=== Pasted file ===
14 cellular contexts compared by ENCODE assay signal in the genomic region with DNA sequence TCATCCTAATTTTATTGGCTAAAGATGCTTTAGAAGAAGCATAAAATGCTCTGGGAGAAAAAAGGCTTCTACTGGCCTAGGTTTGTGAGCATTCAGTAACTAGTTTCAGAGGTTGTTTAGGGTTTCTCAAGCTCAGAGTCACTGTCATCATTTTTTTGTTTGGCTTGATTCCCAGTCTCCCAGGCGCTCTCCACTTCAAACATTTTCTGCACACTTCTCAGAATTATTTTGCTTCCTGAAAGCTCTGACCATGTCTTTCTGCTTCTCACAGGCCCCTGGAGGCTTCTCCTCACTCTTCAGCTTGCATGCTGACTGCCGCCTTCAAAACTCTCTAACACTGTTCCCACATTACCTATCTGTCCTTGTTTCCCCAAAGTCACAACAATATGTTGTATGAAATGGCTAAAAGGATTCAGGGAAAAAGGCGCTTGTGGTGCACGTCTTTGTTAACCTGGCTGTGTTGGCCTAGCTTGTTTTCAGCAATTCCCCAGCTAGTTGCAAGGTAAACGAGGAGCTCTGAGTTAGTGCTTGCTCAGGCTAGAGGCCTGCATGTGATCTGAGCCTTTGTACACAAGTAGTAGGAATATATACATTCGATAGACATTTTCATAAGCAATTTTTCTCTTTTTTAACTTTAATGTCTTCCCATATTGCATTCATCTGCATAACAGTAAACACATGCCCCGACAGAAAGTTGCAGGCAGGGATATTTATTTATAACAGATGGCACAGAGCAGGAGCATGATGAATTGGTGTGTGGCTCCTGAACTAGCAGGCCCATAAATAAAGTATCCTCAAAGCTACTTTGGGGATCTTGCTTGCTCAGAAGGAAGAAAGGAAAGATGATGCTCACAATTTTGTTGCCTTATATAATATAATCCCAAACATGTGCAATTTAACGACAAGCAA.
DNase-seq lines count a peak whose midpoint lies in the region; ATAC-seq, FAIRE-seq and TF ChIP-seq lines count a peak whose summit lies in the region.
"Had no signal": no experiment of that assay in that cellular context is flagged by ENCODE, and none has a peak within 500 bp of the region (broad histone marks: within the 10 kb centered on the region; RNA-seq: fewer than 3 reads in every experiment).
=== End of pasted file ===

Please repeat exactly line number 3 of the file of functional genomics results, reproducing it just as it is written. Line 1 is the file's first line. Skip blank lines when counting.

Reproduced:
"Had no signal": no experiment of that assay in that cellular context is flagged by ENCODE, and none has a peak within 500 bp of the region (broad histone marks: within the 10 kb centered on the region; RNA-seq: fewer than 3 reads in every experiment).